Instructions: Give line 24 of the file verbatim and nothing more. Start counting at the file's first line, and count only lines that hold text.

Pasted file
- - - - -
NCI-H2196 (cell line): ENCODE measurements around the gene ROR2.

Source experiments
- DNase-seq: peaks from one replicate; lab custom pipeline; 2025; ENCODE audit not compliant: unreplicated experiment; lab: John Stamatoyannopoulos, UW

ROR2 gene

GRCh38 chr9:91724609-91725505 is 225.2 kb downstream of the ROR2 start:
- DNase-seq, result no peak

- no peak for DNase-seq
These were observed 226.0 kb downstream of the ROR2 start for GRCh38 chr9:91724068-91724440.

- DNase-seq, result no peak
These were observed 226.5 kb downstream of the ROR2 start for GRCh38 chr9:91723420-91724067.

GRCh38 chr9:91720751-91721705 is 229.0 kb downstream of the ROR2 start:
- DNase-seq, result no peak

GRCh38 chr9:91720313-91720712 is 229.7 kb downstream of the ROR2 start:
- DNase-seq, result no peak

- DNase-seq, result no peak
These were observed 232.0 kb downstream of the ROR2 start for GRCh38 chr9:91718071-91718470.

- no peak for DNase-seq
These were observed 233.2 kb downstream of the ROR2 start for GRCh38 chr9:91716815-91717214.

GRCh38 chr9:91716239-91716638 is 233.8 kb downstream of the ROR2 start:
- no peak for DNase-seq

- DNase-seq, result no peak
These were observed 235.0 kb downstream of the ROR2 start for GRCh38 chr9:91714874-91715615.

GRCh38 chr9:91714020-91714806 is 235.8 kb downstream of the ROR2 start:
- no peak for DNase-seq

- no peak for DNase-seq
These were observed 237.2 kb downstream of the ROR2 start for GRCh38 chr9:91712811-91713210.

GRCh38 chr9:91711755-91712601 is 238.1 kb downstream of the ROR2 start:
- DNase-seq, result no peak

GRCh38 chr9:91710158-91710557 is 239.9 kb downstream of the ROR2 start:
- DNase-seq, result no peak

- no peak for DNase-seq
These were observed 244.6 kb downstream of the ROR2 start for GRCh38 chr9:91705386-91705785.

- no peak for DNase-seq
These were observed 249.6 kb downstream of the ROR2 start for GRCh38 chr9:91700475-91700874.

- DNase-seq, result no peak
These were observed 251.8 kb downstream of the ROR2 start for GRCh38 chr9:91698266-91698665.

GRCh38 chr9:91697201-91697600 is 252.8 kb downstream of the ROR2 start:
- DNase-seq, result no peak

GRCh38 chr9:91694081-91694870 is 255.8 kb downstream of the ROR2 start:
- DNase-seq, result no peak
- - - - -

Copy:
- no peak for DNase-seq